Kentucky Wildcats (7-1)

Kentucky's win over Duke shows how good they can be, but their 10-point loss to UCLA showcased the flaws of this team. They struggle shooting from the perimeter and aren't strong in the post, allowing opponents to get easy shots around the rim and get many second-chance points. The Wildcats routinely get pushed around down low, which could keep them from reaching another Final Four.

That's not to say this team isn't insanely talented and capable of winning a championship. Sophomore Tyler Ulis leads a backcourt with freshmen Jamal Murray and Isaiah Briscoe that challenges Maryland's as the best in the country, and talented freshman big man Skal Labissiere gives them a scoring threat in the post. This young team is expected to grow dramatically during this season, but really need to improve in those two areas if they're going to meet their lofty expectations.

Duke Blue Devils (6-1)

Duke rebounded from their loss to Kentucky to win the 2K Sports Classic, but they really sturggled to get victories against VCU and Georgetown. Sophomore guard Grayson Allen has had the breakout season we all expected, averaging 21.8 points per game, including two 30+ point performances.

While the Blue Devils have been able to handle lesser teams with ease, they have had to heavily rely on Allen to bail them out against anyone that is remotely good. The Blue Devils need more players to step up - especially star freshman Brandon Ingram - if they want to be recognized as legitimate contenders. He did that against Indiana, scoring a career-high 24 points, but has to show he can do it consistently against good competition to take Duke to the next level.

Iowa State Cyclones (7-0)

Iowa State has Final Four aspirations in head coach Steve Prohm's first season, and while they have a lot of talent and experience, they haven't been tested yet. The Cyclone's up-tempo system has them as one of the most potent offenses in the country, and their balanced scoring - five players average 12.9 points or more - makes them extremely tough to stop. However, Iowa State's depth (only seven players average more than 0.8 minutes per game) could give them some problems down the road.


Villanova Wildcats (7-1)

The back-to-back Big East champs have started the season 7-0 against lesser competition, but got absolutely dismantled against Oklahoma, as previously discussed. Villanova's guards are the strength of their team, led by junior Josh Hart (14.8 ppg, 7.2 rpg) and senior Ryan Arcidiacono (11.7 ppg, 4.2 apg), but have been bounced in the Round of 32 in the NCAA Tournament each of the last two years due to their extreme lack of size.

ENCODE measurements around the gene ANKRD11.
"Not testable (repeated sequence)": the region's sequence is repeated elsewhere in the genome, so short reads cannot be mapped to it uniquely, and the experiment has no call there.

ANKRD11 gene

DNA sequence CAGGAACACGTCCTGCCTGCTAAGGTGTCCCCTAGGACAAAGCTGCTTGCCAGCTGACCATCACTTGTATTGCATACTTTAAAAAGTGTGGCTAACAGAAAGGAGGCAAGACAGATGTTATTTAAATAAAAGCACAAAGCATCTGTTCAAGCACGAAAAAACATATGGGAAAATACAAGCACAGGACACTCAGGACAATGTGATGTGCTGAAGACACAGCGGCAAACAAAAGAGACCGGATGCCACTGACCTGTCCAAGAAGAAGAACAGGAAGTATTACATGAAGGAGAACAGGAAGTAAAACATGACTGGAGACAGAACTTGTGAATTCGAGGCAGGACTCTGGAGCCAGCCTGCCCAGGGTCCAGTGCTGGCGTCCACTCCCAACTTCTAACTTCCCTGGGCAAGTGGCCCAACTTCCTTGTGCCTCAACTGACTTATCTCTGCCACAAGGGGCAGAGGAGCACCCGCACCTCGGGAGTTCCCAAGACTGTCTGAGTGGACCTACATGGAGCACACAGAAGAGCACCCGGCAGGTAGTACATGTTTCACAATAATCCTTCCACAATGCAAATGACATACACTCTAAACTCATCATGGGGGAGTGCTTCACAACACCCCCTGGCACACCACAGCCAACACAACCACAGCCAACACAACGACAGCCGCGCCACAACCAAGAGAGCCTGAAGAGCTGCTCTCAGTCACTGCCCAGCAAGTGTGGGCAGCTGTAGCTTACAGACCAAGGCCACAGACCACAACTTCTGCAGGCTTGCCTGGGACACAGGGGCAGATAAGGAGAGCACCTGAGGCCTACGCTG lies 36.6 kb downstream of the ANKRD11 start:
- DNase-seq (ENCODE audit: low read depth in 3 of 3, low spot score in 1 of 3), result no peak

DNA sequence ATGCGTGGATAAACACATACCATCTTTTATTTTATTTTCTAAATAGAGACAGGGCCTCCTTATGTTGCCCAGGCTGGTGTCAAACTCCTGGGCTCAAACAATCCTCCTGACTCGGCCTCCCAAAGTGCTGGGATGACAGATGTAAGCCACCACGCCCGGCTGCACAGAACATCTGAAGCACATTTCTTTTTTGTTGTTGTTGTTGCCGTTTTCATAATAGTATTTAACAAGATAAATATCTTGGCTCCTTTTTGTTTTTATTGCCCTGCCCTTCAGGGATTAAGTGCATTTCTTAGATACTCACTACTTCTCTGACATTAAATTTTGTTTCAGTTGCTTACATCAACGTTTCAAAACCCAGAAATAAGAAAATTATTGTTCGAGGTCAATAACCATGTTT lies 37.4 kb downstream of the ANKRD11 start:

Their terrible performance against Oklahoma is alarming, but for now, we'll chalk it up to an off game. However, the size issue hasn't been addressed and will limit them against good teams again this year.

Virginia Cavaliers (8-1)

Virginia has won seven straight games since falling to to George Washington, including an impressive 16-point win over West Virginia. I really like head coach Tony Bennett and guards Malcolm Brogdon (16.7 ppg, 4.5 rpg) and London Perrantes (10.5 ppg, 5.0 apg), but they've really struggled to maintain any kind of offensive consistency. You know what you're going to get from Brogdon and  Perrantes, but everyone else really struggles to get their own shot or produce with any consistency.

UVA's defense will keep them among the top 15 or top 20 teams in the country, but they just aren't talented enough overall to be a real threat.

Dark Horses

Providence Friars (8-1)

The Friars only loss came to Michigan State, but they still showed enough to be considered a real threat this year. Junior point guard Kris Dunn (18.2 ppg, 7.3 apg, 6.4 rpg) is the most-talented-player-in-the-country-not-named-Ben-Simmons, and he has the potential to lead the Friars on a Kemba Walker-like run this year. If forwards Rodney Bullock (13.4 ppg, 6.7 rpg) and Ben Bentil (18.1 ppg, 7.1 rpg) continue to play well, Providence will be a team that slowly creeps up the rankings. 

Miami Hurricanes (8-1)

Miami was flying high after beating Utah and Butler, but a loss to Northeastern sent them crashing back to earth. They've handled their business since then, recording convincing victories over Nebraska and Florida. Seniors Sheldon McClellan (16.8 ppg) and Angel Rodriguez (12.9 ppg, 4.0 apg) combine for one of the most underrated backcourts in the country, leading Miami's explosive offense that ranks 25th in the country (85.2 points per game). They're not going to win the ACC, but they will beat several teams ranked ahead of them and make a run to at least the Sweet 16 in March because of their guard play, experience, and scoring ability.